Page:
Home of the Friendly Bargain

After decades of obscurity, the spirited Eichlers of Concord are looking up—in the face of Mount Diablo's looming peaks
Concord Eichlers
A bird's eye view of one of Concord’s Rancho del Diablo, with Mount Diablo in the background.
Concord Eichlers
On the streets of Rancho del Diablo, during the 2014 Fourth of July 'Hodgepodge Parade.'
Concord Eichlers
Concord Eichlers

When you've just moved into what one of your neighbors called "one of the doggiest Eichlers in the neighborhood"—the atrium's converted into an indoor room complete with a drop ceiling, and profanity is spray-painted on the exterior alongside a headless Styrofoam deer used for target practice—well, you might feel a bit edgy when your neighbors come to call.

Blaine Siler sure did.

His new neighborhood, Rancho del Diablo, is one of three subdivisions Joe Eichler built in the family-friendly, generally working-class town of Concord between 1963 and 1965. The other two are Rancho de los Santos and Parkside.

Surprisingly, all three are not only filled with homes that, from the exterior at least, are intact, but they are increasingly filled with fans for all things mid-century modern.

"I'm surprised at how many really strong enthusiasts there are here," says Suzanne Dunn, who is such an enthusiast herself that she and her husband bought their Concord Eichler sight unseen. "There are people here who really invest in their homes."

"These neighborhoods are starting to change," says Karl Underwood, a recent arrival from England who came complete with a 1959 Rock-Ola jukebox, the best collection of western shirts you've ever seen, a 1930 'model A' Ford hot rod, and just the kind of woman you'd expect a guy like that to marry.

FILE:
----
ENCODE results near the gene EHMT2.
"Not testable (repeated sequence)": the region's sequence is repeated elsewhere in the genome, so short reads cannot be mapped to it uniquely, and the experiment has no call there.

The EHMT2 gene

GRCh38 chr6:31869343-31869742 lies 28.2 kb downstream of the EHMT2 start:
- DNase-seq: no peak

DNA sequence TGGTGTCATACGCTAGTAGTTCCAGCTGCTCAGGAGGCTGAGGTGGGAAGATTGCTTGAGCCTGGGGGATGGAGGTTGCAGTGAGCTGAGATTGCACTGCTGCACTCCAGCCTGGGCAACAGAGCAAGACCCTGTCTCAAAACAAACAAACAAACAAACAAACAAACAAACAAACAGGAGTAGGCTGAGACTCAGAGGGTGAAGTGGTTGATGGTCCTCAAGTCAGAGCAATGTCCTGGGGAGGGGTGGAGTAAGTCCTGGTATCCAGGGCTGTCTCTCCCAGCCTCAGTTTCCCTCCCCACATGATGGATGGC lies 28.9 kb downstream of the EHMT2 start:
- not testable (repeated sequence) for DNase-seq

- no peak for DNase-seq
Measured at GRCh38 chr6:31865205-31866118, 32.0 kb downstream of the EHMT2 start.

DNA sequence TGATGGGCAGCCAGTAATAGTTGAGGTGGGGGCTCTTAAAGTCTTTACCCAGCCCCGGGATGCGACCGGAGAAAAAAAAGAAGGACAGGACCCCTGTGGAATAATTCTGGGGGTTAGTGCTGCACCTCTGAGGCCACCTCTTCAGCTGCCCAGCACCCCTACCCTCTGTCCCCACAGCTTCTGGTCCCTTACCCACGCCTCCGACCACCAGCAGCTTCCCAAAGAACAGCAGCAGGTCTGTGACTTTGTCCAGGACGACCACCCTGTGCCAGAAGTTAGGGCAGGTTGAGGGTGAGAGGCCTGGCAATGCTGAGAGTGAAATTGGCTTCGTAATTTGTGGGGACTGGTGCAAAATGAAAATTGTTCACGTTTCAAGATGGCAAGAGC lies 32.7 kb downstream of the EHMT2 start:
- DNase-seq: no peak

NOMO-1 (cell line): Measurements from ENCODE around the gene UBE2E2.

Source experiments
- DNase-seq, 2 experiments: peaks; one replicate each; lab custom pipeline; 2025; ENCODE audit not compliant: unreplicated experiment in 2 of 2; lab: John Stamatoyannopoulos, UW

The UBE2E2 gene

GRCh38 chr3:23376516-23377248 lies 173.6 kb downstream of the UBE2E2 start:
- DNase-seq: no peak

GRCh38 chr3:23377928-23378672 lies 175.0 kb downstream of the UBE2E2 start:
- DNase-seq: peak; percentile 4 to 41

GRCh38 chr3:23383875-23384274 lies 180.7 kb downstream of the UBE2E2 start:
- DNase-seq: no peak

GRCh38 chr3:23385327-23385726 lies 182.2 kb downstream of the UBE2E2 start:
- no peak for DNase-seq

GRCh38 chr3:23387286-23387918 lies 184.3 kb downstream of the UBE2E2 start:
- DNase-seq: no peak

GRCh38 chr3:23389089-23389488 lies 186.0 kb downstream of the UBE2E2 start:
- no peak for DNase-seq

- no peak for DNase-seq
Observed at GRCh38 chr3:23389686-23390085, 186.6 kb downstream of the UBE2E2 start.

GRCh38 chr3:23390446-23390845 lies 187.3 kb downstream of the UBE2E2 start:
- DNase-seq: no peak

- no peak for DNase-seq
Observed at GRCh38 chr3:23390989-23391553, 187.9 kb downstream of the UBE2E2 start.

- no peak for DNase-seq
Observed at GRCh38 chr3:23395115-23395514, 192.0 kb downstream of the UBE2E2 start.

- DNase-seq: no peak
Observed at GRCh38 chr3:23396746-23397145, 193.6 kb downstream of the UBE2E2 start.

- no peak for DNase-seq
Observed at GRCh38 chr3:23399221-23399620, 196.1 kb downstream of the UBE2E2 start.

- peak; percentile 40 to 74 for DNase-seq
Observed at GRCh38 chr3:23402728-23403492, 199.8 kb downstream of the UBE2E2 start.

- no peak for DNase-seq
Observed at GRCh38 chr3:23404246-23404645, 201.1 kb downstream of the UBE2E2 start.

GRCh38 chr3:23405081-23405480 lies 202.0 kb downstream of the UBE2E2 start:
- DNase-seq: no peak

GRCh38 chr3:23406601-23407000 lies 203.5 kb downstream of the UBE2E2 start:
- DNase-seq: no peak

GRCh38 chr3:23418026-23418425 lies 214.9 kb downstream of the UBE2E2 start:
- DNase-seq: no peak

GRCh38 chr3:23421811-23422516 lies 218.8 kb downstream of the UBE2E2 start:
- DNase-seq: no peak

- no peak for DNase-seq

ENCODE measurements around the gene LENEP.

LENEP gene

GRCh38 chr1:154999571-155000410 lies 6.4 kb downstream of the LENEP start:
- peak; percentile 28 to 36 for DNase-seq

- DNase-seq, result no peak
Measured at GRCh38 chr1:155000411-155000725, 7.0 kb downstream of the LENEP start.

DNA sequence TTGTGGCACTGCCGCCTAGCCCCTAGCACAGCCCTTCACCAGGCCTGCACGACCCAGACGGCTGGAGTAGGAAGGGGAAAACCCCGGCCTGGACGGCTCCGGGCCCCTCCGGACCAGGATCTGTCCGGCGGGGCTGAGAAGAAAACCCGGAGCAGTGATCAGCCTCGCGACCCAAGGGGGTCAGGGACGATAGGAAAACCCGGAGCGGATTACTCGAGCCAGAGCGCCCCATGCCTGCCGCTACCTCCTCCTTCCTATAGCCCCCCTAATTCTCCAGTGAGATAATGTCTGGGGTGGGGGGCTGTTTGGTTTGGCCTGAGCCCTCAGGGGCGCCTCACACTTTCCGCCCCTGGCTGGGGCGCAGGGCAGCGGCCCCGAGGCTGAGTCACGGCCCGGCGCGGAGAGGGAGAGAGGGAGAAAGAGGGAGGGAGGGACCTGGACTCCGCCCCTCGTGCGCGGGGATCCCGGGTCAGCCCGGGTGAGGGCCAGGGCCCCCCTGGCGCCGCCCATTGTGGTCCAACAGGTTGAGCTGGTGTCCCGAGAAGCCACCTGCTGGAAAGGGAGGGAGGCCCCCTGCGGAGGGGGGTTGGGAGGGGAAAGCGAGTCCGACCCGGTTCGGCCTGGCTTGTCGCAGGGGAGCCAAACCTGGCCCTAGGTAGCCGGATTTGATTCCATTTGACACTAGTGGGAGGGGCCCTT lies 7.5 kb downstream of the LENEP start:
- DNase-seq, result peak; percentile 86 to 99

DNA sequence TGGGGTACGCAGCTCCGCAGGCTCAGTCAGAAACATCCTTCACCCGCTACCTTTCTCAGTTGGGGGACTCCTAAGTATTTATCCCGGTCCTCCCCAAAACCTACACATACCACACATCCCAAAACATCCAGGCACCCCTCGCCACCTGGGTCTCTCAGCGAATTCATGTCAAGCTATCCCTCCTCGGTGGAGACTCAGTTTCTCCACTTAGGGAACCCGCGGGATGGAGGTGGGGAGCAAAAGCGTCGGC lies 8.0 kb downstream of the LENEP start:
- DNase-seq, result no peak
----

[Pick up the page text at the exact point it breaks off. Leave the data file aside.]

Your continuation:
"I think the people who lived here [before], they really weren't into Eichlers," he says. "I think the neighborhoods are becoming more an enclave of Eichler enthusiasts."

"[Concord] still seems such an amazing deal for people," says Dunn, who paid $373,000 for her home in 2013. "It's been a sleeper, a bit of an unknown. But I think the word is getting out."

"It's a pretty friendly neighborhood," Siler says. "It was scary moving here. We've lived in Oakland and Petaluma, and [while there] we maybe talked to one or two neighbors. And then you move here and everyone knows everything about your house and what's wrong with it."

"We moved in and four days later there was an impromptu cocktail party," he recalls.

"At first it was incredibly invasive. I thought 'this is a bit too much.' It's like a cult here. They're all so social. Then, when you get to know them," he said during a gathering of neighbors, letting the sentence trail off.

"It would have been so much nicer if I had opened up right away, because I didn't at all. I never invited anyone over for years, for years."

Concord's three Eichler neighborhoods could use a few more shade trees, but they are pleasant places. Two are nearly contiguous. The third, Parkside, is half a mile away.

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